This Is Who's Spreading COVID in States Where Numbers Are Surging

One growing variant is causing new cases to skyrocket within this group.

Despite an increase in vaccinations, COVID-19 infections are still on the rise in the United States. Certain places such as Michigan are even reporting their highest levels of new cases since early December, according to CNN. But in the states where infections are surging, experts say there's one group in particular that is catching and spreading COVID like never before: children. Read on to see why younger people are now more affected and infected, and for more on why trends are headed in the wrong direction, check out Dr. Fauci Says This Is the Sign That We'll Have Another COVID Surge.

Younger children are more likely to get infected by the U.K. COVID variant.

Elementary age school kids at school in mask
Halfpoint / Shutterstock

During an April 4 appearance on NBC's Meet the Press, Michael Osterholm, MD, director of the University of Minnesota's Center for Infectious Disease Research and Policy, explained that while he felt "pre-pandemic normal" life would eventually come back, a new mutation of COVID-19 is now presenting yet another hurdle in the fight against the virus.

"This B.1.1.7 variant is a brand new ballgame," Osterholm said of the highly contagious strain that was discovered in the U.K. in December and is currently gaining footing throughout the U.S. "In fact, right here in Minnesota, we're now seeing the other aspect of this B.1.1.7 variant that hasn't been talked much about, and that is the fact that it infects kids very readily," adding that 749 schools in the state had reported cases of the strain.

And for more on the new variants, check out This One Vaccine May Protect You Against All Variants, New Study Says.

Kids are now more likely to spread the virus in a way they weren't able to before.


Osterholm explained to Meet the Press host Chuck Todd that the combination of the spread of the new variant and the reopening of many schools with new mitigation measures is presenting a new set of challenges. "Unlike the previous strains of the virus, we didn't see children under eighth grade get infected often, or they were not frequently very ill. They didn't transmit to the rest of the community," Osterholm said, adding that he is a strong proponent of children returning to in-person learning.

However, Osterholm said the outlook was now somewhat different: "B.1.1.7 turns that on its head. These kids now are really major challenges in terms of how they transmit." And for more on how you can keep yourself safe, check out The CDC Says If You See This at a Restaurant, Don't Go Inside.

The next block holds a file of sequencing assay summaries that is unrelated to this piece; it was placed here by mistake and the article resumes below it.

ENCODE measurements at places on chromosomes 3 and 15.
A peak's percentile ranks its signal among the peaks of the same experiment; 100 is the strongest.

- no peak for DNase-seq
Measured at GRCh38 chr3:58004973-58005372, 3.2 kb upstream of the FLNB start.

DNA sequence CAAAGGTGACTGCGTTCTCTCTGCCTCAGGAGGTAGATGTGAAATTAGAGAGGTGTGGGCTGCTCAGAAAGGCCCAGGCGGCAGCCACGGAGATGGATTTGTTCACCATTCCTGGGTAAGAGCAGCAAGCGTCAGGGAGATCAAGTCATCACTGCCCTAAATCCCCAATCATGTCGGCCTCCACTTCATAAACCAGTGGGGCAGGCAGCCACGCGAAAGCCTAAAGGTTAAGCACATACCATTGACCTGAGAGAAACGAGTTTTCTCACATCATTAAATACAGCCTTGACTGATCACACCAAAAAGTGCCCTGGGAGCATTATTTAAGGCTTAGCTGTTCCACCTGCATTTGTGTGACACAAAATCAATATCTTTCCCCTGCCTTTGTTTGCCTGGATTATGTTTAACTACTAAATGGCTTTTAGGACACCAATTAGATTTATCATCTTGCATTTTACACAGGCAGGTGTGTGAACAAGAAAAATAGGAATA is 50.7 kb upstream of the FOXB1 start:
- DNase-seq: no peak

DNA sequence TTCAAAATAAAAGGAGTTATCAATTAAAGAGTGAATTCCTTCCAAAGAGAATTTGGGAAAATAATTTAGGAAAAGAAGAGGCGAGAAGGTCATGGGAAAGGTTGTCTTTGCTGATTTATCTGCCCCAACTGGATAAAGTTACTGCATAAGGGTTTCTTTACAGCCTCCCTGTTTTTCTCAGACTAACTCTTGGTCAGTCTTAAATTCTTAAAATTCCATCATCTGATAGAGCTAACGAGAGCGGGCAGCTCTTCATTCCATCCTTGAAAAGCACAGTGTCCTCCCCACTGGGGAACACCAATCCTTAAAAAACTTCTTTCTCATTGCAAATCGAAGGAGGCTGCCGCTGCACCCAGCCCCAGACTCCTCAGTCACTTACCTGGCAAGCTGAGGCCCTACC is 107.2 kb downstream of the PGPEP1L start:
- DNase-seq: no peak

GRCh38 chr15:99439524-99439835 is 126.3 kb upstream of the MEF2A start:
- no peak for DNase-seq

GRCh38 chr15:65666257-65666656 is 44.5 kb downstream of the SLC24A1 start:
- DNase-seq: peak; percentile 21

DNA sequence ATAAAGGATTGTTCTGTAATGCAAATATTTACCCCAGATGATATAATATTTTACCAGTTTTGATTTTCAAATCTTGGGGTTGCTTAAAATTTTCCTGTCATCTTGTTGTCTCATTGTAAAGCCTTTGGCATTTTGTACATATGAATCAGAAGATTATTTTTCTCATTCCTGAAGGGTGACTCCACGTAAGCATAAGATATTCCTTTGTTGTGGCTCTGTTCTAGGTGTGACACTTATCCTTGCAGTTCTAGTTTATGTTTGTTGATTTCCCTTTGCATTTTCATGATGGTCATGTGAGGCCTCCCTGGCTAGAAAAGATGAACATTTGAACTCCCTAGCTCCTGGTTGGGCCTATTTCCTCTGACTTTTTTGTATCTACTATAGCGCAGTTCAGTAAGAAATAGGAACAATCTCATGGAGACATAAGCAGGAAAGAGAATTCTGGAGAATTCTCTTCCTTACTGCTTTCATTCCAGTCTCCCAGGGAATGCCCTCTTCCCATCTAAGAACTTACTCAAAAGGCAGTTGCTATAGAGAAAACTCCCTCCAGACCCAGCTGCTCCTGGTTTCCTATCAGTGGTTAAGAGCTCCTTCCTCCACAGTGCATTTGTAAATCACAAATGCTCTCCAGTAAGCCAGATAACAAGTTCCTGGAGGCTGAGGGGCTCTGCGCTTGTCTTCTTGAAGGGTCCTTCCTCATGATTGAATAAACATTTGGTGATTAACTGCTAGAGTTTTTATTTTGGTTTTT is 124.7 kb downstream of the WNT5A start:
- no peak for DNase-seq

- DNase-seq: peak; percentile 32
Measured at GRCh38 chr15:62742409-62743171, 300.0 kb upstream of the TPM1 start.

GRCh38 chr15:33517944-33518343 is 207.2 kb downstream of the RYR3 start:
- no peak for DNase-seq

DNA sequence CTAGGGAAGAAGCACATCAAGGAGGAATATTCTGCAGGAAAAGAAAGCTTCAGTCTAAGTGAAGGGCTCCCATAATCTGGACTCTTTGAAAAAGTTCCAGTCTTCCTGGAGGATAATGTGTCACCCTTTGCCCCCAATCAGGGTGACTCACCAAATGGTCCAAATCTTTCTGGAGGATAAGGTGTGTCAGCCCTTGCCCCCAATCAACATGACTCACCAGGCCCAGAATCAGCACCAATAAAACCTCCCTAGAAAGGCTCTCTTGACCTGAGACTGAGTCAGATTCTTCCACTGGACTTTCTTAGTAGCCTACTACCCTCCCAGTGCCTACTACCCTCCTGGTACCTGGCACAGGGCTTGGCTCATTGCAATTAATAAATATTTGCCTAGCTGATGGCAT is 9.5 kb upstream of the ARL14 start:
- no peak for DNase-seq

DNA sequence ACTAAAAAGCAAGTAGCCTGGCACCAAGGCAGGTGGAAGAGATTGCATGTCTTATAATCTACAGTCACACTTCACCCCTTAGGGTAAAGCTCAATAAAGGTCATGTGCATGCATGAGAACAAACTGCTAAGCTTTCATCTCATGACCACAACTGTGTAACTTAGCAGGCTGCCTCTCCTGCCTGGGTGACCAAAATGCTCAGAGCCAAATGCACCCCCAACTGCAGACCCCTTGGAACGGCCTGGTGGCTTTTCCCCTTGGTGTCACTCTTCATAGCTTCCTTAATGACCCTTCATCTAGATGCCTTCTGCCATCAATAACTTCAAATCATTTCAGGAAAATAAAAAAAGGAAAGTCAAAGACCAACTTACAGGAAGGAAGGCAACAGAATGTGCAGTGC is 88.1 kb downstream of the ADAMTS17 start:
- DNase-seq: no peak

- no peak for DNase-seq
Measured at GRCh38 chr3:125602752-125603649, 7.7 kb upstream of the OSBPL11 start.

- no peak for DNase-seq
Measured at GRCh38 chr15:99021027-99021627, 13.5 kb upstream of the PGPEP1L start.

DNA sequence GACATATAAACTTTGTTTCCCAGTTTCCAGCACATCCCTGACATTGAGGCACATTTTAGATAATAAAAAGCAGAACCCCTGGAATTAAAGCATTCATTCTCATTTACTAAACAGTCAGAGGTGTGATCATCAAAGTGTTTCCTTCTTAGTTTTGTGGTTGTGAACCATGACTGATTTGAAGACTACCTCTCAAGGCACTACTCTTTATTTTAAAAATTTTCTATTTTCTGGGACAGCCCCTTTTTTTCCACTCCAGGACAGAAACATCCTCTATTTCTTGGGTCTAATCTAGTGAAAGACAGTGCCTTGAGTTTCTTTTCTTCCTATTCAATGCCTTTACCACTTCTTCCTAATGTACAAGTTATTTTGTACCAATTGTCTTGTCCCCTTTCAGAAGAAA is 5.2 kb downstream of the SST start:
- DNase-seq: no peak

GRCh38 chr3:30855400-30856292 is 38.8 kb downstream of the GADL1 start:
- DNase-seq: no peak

Schools could spark community spread of COVID in new areas.

Children in a classroom wearing face masks and writing in notebooks.

Osterholm wasn't alone in expressing concern that COVID-19 was beginning to spread in a new way. While appearing on CBS's Face the Nation on April 4, Scott Gottlieb, MD, former U.S. Food and Drug Administration (FDA) commissioner, admitted he also worried that classrooms now present a new challenge. "We need to be cognizant of the fact that schools are a risk factor, children are vulnerable to the infection, and that the schools can become focal points for community spread if we're not careful," he said.

Gottlieb pointed out that Michigan and Massachusetts are both currently seeing surges, with most of the newest reported cases among adolescents and younger school-age children. "Both states recently reopened schools," Gottlieb explained, "and I don't think it's a coincidence."

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Keeping up the pace with vaccinations can help stem another major surge from happening.

People waiting in line to get COVID vaccine

Besides advising the public to remain aware of the new threat, Gottlieb still said he believed schools wouldn't need to be shut down again, predicting "a true fourth wave" would likely be avoided thanks to the high rate of vaccinations that could soon reach five million doses per day.

The former FDA head also brought up the results of a recent clinical trial that found the Pfizer vaccine to be 100 percent effective in adolescents between the ages of 12 and 15. Because of this, he believes that eligibility for doses could soon be expanded to include younger people. "I do think we're going to be in a position to vaccinate 12 and above before the fall," he said. And for more on when surges will become a thing of the past, check out This Is When the COVID Pandemic Will Be Completely Over, Experts Say.

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Zachary Mack
Zach is a freelance writer specializing in beer, wine, food, spirits, and travel. He is based in Manhattan. Read more
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